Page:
Representations of Men & Women

The potentially damaging depiction of gender in video games has been acknowledged by different scholars and institutes throughout the country, so extensive research has been done on the subject. Males are represented much more than women and almost always act as the hyper-muscular hero. Women are hyper-sexualized and usually play a supplemental role. Anyone who is familiar with video games knows that these results are not surprising. A survey done by Dr. Karen Dill, Director of Media Psychology at Fielding University, confirmed that “stereotypes of male characters as aggressive and female characters as sexually objectified physical specimens are held even by non- gamers” (Dill, 81). The main question lies in what effect these false gender portrayals have on children eight and under who are playing these video games.


Gender portrayals in video games as misrepresented as they are now didn't always exist. However, even in old arcade games, women were sexualized. For example, Ms. Pac-Man, an inanimate circle, was shown to be in a seductive pose on many machines. As technology advanced and video games evolved into more than arcade games, these games shaped into having notably masculine content. Sports and violence seem to dominate in terms of what games children are playing, even in children younger than eight (Strasburger, Wilson, & Jordan, 440). This labeling of “masculine” for these games begins the debate and questioning in terms of how these genderized generalizations are created. Video games were originally marketed towards boys, so this could be the potential reason that these games were seen as “masculine.” However, it probably roots much deeper than that, and the cause for the categorizing of “masculine” and “feminine” may never be known exactly.


In more recent years, these gender portrayals are starting to be challenged. Female protagonists in video games appear more frequently as time goes on, and “girls are moving closer to boys in their identification with heroic figures, adventurous achievement, and pretend aggression than previous data claimed” (Cassell & Jenkins, 109). However, just because women are being represented as the heroic figure, many of the same gender portrayals exist. For example, one of the most well known female protagonists throughout video games, Lara Croft, is still depicted in an unrealistic, over sexualized fashion. Throughout the different Tomb Raider games she has appeared in, she is scantily clad, and even her movements could be perceived as sexual. One more example to illustrate this point is the tag line that appears on one of the first Tomb Raider cases: “Sometimes a killer body just isn't enough.” Despite the clear presence of misleading gender portrayals, Anne-Marie Schleiner, a pronounced writer engaged in gaming and gender construction, looks at the arrival of female lead characters as the beginning of deconstructing some of these gender portrayals. She claims that, “the appearance of female heroines in computer games, albeit male constructions of femininity, can be seen as a first step…The second step would be for women and girls to begin to influence the construction of their virtual counterparts in computer games through greater participation in gaming culture and a higher level of involvement in the industry” (Schleiner, 1).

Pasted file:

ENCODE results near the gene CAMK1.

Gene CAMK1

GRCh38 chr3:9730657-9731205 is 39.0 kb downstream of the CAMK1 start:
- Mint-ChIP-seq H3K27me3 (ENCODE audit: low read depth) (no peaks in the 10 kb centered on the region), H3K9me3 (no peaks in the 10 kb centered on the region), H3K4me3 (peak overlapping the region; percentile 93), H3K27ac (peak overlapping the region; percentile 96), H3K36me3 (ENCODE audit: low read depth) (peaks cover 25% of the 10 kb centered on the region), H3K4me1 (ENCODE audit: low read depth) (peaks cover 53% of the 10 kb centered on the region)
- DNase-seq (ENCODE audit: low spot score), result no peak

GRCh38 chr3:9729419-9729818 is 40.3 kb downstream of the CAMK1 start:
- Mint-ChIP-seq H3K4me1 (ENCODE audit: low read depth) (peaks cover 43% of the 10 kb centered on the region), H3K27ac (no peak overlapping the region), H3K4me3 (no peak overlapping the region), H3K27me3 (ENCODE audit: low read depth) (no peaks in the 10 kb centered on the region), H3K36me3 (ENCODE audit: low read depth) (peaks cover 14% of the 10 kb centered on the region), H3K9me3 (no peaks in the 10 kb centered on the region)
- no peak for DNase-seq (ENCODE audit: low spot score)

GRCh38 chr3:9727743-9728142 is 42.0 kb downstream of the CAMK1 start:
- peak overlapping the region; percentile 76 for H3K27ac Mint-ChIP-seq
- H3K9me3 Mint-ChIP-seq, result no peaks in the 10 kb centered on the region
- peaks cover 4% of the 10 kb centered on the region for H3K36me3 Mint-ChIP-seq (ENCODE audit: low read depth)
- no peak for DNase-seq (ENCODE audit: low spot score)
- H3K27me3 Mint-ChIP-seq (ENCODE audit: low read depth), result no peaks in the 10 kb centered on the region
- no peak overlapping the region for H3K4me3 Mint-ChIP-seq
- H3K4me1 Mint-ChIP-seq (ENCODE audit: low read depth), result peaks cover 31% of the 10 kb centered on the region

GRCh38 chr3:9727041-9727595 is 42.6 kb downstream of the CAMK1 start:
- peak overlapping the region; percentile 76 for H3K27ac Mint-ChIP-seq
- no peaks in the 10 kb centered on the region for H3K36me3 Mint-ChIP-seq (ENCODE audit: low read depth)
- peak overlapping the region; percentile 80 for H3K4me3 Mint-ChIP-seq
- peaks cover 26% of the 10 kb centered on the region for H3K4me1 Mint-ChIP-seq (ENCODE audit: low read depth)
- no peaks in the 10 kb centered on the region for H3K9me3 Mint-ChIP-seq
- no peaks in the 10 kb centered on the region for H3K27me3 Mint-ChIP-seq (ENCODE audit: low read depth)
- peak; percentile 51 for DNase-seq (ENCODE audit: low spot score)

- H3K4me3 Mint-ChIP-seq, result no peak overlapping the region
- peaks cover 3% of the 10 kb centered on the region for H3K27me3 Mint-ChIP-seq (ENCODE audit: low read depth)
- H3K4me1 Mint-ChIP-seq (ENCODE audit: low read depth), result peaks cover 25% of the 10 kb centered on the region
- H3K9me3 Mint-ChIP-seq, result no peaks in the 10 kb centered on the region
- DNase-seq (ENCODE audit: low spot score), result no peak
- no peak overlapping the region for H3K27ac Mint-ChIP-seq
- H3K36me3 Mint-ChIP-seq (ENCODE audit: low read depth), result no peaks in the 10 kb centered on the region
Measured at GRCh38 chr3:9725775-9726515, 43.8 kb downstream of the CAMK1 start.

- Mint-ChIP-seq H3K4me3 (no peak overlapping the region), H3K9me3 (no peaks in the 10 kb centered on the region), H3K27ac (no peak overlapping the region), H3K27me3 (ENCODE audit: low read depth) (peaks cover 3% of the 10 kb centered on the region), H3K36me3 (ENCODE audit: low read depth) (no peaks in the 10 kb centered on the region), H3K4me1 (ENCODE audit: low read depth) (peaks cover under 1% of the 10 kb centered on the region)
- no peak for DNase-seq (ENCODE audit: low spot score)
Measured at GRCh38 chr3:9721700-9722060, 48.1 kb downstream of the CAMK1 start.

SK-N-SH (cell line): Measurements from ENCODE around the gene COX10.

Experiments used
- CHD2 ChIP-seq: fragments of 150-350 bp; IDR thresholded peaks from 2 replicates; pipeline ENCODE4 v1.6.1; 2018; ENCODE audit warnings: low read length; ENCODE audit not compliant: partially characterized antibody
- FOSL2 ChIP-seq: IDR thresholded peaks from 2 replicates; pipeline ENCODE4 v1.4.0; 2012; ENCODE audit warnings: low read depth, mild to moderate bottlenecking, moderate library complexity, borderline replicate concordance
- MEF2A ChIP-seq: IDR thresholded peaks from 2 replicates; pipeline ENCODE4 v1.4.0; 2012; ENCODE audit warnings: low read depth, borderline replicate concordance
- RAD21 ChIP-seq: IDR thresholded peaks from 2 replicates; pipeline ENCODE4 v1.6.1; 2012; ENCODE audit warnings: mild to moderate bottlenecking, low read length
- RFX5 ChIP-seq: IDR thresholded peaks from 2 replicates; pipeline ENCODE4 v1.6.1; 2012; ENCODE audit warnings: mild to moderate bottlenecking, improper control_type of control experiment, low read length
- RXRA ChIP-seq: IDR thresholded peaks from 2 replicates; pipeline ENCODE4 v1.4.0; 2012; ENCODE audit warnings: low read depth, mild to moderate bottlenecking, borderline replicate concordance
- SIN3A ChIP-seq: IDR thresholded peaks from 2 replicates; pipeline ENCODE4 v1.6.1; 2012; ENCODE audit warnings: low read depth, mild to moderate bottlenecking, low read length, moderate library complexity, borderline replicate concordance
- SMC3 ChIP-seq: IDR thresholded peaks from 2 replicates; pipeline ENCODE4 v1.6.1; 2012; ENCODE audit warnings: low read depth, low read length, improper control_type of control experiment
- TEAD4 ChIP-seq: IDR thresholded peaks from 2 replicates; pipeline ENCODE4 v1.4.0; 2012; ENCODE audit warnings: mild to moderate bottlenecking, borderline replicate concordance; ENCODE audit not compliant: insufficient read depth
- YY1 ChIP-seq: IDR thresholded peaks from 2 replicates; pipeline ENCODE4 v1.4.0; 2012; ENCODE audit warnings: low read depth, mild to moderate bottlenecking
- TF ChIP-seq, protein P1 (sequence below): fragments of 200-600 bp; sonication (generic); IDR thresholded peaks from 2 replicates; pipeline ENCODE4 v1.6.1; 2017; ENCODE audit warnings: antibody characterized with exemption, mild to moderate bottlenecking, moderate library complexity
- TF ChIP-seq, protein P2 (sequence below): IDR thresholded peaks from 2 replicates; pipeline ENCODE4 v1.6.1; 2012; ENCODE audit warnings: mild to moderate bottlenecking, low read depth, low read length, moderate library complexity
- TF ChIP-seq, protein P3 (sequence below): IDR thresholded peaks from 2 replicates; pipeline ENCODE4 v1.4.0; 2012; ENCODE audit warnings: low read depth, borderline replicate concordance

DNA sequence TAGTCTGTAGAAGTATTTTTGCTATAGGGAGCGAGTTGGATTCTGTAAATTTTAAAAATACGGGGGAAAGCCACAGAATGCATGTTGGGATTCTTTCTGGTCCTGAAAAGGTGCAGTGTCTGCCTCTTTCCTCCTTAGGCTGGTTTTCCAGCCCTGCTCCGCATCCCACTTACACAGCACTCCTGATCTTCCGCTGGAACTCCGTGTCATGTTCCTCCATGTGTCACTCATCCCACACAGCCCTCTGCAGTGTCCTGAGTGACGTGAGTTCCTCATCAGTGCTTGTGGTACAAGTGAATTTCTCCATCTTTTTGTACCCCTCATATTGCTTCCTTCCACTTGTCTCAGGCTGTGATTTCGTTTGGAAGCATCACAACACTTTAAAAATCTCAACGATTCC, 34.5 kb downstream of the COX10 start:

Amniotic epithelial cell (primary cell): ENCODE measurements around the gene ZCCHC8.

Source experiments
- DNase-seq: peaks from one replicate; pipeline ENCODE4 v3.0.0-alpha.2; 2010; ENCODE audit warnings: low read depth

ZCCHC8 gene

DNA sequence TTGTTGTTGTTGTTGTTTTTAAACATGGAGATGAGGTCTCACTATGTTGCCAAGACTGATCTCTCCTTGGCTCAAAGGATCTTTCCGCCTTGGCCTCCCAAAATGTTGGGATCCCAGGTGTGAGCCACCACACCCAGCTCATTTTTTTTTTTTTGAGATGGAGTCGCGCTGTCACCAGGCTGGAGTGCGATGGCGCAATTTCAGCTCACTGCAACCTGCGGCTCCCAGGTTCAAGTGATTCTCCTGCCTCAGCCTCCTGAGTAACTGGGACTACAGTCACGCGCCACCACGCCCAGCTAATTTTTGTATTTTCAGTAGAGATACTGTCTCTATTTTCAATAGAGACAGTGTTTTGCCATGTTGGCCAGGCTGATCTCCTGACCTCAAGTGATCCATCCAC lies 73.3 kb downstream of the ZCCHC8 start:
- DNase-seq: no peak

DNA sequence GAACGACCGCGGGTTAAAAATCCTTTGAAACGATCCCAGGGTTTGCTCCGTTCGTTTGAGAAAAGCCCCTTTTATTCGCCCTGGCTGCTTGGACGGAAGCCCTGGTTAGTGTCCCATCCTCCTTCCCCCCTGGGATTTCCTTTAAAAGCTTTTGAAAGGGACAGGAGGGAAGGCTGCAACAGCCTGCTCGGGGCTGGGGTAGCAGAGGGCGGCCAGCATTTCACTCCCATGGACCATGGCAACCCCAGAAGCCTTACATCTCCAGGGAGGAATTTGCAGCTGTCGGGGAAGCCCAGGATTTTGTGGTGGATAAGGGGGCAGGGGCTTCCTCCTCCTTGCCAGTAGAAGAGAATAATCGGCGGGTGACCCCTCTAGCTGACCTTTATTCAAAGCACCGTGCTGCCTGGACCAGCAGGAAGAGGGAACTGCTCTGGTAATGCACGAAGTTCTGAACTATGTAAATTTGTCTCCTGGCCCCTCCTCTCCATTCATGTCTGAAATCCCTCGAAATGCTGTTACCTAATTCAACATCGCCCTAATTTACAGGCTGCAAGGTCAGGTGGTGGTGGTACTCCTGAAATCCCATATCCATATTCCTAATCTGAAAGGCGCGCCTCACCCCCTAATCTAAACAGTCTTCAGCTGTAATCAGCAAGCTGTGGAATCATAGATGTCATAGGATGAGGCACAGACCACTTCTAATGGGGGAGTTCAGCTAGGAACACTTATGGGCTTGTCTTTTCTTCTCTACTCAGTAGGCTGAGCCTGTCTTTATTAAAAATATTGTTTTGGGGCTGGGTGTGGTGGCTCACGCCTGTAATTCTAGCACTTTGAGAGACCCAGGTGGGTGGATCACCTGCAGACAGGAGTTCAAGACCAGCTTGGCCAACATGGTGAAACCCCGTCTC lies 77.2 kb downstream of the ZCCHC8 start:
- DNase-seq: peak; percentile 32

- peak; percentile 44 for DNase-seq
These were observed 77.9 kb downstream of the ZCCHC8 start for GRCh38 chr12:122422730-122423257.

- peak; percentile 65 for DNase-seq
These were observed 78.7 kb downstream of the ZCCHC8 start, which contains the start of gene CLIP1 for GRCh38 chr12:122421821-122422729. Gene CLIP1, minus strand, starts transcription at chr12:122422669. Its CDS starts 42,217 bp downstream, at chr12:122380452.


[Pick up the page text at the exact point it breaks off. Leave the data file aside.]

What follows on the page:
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Works Cited:

  • Cassell, Justine, and Henry Jenkins. From Barbie to Mortal Kombat: Gender and Computer Games. MIT, 2000. Google Scholar. Web. 2 Dec. 2010.
  • Dill, Karen E., and Kathryn P. Thill. "Video Game Characters and the Socialization of Gender Roles: Young People’s Perceptions Mirror Sexist Media Depictions." Sex Roles: A Journal of Research 57 (2007): 851-64. Academic Search Premiere. Web. 2 Dec. 2010.
  • Strasburger, Victor C., Barbara J. Wilson, and Amy Beth Jordan. Children, Adolescents, and the Media. SAGE, 2009. Google Scholar. Web. 2 Dec. 2010.